Sightseers: Cannes Review

Very British blend of quirky character-comedy and homicidal violence has all the makings of a midnight-movie cult classic.

Directed by Ben Wheatley, the pitch-black British comedy tells the story of a nerdish couple who semi-inadvertently embark on a killing spree.

The most consistently hilarious Brit-com for a good half-decade - probably since Edgar Wright's Hot Fuzz - Sightseers cements director Ben Wheatley's reputation among his generation's smartest and edgiest filmmakers. A pitch-black and sometimes gorily violent laugh-riot in which a nerdish holidaying couple semi-inadvertently embark on a killing spree, it was snapped up for North American release by IFC just before bowing - out of competition, bizarrely - in Cannes' Director's Fortnight sidebar.

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While its offbeat quirkiness and plethora of specific cultural and geographical references make it likely to play best to UK audiences, with careful handling this raucously enjoyable hybrid of two very different 1970s classics - Terence Malick's ever-influential Badlands and Mike Leigh's teleplay Nuts In May - might also spawn a cult international following as a surefire midnight-movie option for festivals, and on DVD/VOD. Wheatley's characteristic fondness for extreme imagery - as displayed in 2010's critical favorite Kill List - will, however, restrict broadcast-tube options and may impair theatrical prospects.

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Essex-born 40-year-old Wheatley's two previous features - including Brighton-set crime-family chronicle Down Terrace (2007) - combined sharp humor and explosive bloodshed with appealingly confident aplomb. Wheatley's m.o. involves smartly toying with genre conventions and showcasing superb contributions from relatively unknown performers. Having co-written both of his first pictures, he now works from a screenplay credited mainly to Sightseers' two leads - Alice Lowe and Steve Oram, who spent several years honing their characters on stage and on the small screen. The benefits of this unusual preparation are evident from the first scenes, whose spot-on dialogue and minutely-observed characterizations are matched by the eagle-eyed attention to details of dress and decor by Jane Levick (production designer) and Rosa Dias (costumes).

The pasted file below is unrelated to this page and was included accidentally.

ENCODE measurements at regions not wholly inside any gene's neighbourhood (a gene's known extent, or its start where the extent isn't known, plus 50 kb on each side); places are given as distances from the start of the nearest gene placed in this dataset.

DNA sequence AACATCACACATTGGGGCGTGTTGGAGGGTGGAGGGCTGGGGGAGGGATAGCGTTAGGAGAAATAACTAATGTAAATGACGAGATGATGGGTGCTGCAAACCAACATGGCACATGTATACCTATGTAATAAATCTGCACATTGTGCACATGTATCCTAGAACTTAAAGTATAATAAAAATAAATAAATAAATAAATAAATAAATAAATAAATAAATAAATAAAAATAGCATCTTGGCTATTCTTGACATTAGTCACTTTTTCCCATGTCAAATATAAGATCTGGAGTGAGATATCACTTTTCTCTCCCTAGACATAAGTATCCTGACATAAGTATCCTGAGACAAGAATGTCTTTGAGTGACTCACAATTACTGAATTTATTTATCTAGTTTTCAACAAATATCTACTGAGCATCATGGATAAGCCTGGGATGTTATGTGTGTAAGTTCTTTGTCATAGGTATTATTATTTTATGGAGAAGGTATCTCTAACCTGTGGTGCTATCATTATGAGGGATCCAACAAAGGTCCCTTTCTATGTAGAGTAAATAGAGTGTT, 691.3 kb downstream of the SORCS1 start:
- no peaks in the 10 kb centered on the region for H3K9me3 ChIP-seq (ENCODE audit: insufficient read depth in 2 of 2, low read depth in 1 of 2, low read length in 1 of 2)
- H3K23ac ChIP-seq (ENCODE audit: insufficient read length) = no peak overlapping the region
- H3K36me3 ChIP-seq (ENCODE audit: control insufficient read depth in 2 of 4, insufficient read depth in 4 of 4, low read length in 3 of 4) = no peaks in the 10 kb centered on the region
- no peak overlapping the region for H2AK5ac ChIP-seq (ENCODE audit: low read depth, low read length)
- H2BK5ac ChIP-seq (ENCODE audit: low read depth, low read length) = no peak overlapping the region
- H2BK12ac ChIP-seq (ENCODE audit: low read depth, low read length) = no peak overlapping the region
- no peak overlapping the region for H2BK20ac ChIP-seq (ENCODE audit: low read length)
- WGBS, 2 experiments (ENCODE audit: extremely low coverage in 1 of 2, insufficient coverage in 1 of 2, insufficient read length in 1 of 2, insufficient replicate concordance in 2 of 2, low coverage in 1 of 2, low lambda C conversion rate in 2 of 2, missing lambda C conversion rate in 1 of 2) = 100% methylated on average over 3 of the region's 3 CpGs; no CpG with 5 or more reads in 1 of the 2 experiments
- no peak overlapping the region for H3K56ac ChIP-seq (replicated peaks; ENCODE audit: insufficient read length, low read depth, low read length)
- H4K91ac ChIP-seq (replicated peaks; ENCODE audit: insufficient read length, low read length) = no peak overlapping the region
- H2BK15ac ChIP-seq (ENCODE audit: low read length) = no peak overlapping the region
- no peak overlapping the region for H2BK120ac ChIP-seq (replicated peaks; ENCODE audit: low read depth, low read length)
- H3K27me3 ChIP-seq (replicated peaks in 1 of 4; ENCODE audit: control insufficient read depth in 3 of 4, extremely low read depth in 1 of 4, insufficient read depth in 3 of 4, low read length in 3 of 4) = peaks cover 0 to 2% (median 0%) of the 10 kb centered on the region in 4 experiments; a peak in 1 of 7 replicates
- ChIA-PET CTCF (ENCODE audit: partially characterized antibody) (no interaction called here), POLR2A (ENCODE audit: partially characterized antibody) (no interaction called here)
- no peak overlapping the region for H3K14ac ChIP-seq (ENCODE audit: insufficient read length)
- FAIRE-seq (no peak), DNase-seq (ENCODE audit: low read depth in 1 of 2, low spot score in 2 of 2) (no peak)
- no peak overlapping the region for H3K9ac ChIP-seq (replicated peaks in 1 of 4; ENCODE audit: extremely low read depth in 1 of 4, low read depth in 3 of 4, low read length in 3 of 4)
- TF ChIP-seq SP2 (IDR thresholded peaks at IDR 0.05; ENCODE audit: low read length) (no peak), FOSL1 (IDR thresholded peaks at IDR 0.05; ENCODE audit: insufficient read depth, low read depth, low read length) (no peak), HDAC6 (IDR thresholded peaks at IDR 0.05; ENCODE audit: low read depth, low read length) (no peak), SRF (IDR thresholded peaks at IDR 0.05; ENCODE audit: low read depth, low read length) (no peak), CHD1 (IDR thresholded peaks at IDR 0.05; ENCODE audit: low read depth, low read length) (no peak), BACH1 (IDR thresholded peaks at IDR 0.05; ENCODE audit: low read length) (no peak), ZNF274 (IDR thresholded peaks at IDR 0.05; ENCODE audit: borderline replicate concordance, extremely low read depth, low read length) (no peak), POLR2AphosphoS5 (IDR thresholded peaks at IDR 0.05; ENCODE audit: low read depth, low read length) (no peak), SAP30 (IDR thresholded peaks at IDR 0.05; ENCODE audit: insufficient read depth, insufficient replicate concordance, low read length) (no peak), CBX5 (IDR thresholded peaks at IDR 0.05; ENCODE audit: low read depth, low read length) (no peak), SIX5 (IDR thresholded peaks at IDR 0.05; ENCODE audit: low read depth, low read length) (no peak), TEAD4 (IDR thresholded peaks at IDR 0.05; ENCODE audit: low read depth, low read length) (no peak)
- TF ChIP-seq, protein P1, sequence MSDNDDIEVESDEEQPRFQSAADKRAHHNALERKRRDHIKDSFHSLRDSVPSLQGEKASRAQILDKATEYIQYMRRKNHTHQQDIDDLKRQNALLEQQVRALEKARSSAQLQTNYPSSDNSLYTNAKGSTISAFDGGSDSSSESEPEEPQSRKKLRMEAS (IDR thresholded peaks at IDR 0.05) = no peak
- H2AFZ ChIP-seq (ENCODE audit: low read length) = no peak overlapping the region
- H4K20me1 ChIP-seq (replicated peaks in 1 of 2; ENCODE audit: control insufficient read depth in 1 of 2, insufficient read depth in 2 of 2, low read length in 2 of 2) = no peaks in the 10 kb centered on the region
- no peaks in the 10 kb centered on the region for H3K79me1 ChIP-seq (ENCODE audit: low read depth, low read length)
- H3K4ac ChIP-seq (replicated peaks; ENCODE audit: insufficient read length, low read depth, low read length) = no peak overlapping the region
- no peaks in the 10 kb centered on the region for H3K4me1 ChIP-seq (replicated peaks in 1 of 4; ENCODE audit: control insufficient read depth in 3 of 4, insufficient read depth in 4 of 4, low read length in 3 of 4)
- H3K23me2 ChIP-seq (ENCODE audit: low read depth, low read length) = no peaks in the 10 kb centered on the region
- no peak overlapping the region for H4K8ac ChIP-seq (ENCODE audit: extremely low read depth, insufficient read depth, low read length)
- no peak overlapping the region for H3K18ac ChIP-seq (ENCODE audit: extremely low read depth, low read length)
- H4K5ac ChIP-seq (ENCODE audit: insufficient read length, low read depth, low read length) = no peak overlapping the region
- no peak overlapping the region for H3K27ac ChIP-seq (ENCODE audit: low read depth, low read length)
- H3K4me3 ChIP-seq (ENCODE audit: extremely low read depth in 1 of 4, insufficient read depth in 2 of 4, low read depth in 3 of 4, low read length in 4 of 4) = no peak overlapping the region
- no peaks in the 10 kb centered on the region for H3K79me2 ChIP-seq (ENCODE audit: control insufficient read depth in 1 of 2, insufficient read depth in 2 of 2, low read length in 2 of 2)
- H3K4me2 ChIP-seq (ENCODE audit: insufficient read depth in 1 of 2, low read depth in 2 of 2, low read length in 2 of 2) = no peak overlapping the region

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Mousy wallflower Tina (Lowe) and her boyfriend of one month - red-bearded, balding Chris (Oram) - prepare for their first getaway together under the disapproving eye of Tina's mother, worrywart widow Carol (Eileen Davies). The thirtysomething duo stock up their 'caravan' - a homely, distinctively British variant of the larger American trailer - and hit the road on an itinerary taking them from the Midlands north to Yorkshire and the Lake District, with a selection of old-school museums and attractions along the way. But it isn't long before frustrated writer Chris's ire is stoked by an irresponsible litter-lout and first blood is spilled, albeit semi-accidentally. As the lovestruck pair continue their tour of historic sites and beauty-spots, the body-count steadily rises - likewise the domestic frictions inside the caravan...